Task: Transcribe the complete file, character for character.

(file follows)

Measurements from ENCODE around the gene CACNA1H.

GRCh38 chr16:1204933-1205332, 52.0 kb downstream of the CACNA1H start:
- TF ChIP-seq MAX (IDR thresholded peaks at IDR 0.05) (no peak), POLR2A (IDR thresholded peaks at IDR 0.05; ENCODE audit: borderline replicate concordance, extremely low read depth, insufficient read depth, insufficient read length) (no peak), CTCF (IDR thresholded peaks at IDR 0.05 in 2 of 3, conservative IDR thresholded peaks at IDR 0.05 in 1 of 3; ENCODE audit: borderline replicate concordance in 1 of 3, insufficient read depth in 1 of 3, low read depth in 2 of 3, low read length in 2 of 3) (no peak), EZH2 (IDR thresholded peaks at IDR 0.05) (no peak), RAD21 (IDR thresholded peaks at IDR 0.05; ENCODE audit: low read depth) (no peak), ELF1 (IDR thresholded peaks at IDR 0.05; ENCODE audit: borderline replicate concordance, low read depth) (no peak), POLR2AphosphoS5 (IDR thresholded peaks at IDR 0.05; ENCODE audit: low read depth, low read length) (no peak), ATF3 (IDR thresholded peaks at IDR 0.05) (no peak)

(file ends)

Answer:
Measurements from ENCODE around the gene CACNA1H.

GRCh38 chr16:1204933-1205332, 52.0 kb downstream of the CACNA1H start:
- TF ChIP-seq MAX (IDR thresholded peaks at IDR 0.05) (no peak), POLR2A (IDR thresholded peaks at IDR 0.05; ENCODE audit: borderline replicate concordance, extremely low read depth, insufficient read depth, insufficient read length) (no peak), CTCF (IDR thresholded peaks at IDR 0.05 in 2 of 3, conservative IDR thresholded peaks at IDR 0.05 in 1 of 3; ENCODE audit: borderline replicate concordance in 1 of 3, insufficient read depth in 1 of 3, low read depth in 2 of 3, low read length in 2 of 3) (no peak), EZH2 (IDR thresholded peaks at IDR 0.05) (no peak), RAD21 (IDR thresholded peaks at IDR 0.05; ENCODE audit: low read depth) (no peak), ELF1 (IDR thresholded peaks at IDR 0.05; ENCODE audit: borderline replicate concordance, low read depth) (no peak), POLR2AphosphoS5 (IDR thresholded peaks at IDR 0.05; ENCODE audit: low read depth, low read length) (no peak), ATF3 (IDR thresholded peaks at IDR 0.05) (no peak)